Notes and shorts from around the world

Rain men
Volkswagen has been accused of causing a devastating drought around its production plant in the city of Puebla, owing to its use of “hail cannons” to stop hailstones smashing into its cars. Hailstones are a problem for carmakers. Storms in 2008 and 2013 damaged some 58,000 vehicles at VW plants in Germany. The plant at Puebla, Mexico, VW’s second biggest globally, turns out 450,000 cars a year, many of which are stored outside.  But farmers say the cannons – which work by sending waves of pressure into the atmosphere – work too well, and have stopped not only hail, but rainfall, too, in the 2,000 hectares around the factory. Faced with a legal threat, VW has agreed it will install hail netting in its yards and use its cannons more sparingly.
Prison slavery
Inmates at prisons across the USA are staging a three week long protest against what they claim amounts to modern day slavery. Owing to an exemption in the 13th Amendment, which abolished slavery, hundreds of thousands of prisoners in American gaols work unpaid, or for as little as a dollar a day. Many are used as cooks and cleaners in their own gaols, bringing huge cost savings; others do manual work for big corporations. The protest, which includes strikes and sit-ins, aims to highlight the use of unpaid labour, as well as other “inhumane” conditions in America’s overcrowded and often violent gaols. It comes in response to rioting in the Lee Correctional Institution in South Carolina in April, in which seven inmates were killed.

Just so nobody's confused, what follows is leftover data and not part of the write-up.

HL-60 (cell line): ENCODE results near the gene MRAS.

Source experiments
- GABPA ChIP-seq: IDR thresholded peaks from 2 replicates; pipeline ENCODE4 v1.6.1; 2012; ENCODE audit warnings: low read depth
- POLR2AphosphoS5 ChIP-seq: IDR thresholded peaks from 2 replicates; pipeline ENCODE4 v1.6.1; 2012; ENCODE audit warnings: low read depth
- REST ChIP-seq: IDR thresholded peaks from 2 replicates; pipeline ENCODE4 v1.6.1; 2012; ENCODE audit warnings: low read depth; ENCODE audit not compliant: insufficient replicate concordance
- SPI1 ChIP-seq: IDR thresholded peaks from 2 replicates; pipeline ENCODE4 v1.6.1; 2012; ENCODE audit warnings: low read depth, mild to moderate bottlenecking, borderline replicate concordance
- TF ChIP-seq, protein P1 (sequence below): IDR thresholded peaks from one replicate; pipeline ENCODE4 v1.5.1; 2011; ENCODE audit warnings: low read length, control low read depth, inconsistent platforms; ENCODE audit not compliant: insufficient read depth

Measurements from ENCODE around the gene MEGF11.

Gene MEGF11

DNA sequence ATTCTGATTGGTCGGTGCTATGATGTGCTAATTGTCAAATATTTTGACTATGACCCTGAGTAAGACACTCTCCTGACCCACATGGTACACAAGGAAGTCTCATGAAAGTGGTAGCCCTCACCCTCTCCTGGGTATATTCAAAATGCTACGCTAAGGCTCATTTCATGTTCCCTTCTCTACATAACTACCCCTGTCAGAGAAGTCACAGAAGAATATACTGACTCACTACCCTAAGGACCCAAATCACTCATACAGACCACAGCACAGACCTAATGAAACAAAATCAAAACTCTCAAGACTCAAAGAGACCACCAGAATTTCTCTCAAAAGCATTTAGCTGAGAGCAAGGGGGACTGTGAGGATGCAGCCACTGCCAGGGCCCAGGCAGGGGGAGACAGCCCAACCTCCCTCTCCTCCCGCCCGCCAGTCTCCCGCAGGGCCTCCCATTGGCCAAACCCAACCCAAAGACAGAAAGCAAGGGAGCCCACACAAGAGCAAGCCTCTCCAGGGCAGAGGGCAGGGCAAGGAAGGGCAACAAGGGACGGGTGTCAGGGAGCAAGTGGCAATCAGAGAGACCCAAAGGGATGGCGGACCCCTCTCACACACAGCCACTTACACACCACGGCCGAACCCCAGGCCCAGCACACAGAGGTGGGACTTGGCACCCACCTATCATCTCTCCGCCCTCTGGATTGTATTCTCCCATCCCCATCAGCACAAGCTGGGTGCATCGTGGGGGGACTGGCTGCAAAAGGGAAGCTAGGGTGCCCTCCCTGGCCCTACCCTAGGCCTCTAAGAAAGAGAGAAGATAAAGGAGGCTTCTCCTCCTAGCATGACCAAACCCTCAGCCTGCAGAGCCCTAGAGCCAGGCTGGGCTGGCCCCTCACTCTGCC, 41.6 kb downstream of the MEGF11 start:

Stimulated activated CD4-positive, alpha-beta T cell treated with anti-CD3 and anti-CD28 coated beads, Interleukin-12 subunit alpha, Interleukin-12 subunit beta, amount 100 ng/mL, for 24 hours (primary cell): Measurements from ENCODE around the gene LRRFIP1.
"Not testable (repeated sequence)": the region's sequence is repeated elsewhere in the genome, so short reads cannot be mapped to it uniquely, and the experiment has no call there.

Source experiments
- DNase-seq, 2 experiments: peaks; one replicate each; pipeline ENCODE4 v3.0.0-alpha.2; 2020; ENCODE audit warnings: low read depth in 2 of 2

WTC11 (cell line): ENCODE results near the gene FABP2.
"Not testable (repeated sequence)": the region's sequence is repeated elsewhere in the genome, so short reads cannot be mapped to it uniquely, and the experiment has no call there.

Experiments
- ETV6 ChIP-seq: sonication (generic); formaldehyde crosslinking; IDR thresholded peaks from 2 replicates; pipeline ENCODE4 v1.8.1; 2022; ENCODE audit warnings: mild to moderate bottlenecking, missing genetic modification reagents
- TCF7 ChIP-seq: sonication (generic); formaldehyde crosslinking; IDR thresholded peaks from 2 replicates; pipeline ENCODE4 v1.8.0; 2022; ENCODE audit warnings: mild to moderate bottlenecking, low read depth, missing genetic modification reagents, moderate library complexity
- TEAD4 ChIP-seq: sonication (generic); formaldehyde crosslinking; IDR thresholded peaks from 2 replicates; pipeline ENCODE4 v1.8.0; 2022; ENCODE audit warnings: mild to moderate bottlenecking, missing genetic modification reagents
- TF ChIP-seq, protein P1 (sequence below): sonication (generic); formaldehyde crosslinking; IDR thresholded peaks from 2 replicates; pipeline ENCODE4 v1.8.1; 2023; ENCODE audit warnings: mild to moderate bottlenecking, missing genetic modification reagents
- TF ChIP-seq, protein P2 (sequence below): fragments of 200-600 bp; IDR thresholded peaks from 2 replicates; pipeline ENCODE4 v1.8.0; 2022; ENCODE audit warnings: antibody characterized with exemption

Seat savers
Antisocial passengers on crowded trains go to great lengths to keep the train seat next to them free. Now an American company has come up with a product to make their lives easier – the “Seat Saver.” Head to and you can buy a fake spillage made entirely of plastic – anything from an oozing ice cream tub or overturned coffee cup to a dribbling ketchup sachet or sloppy slice of pizza. Seat Savers cost between $6.30 and $63.00, and, as the company notes, make great gifts.
Substantial Roman villa found
One of the largest Roman villas ever discovered in Britain, with a footprint almost the size of that of Buckingham Palace, has been unearthed on the estate of Broughton Castle, Oxfordshire. Detectorist Keith Westcott first decided to visit the site in 2016 after a farmer told him that in 1963 he had ploughed into what turned out to be a sarcophagus of a Romano-British woman of high status. Westcott’s team has since discovered 178 items of significance on the 1% of the site so far uncovered.
Bons mots
“The struggle for a free intelligence has always been a struggle between the ironic and the literal mind.” – Christopher Hitchens, Anglo-American writer and commentator

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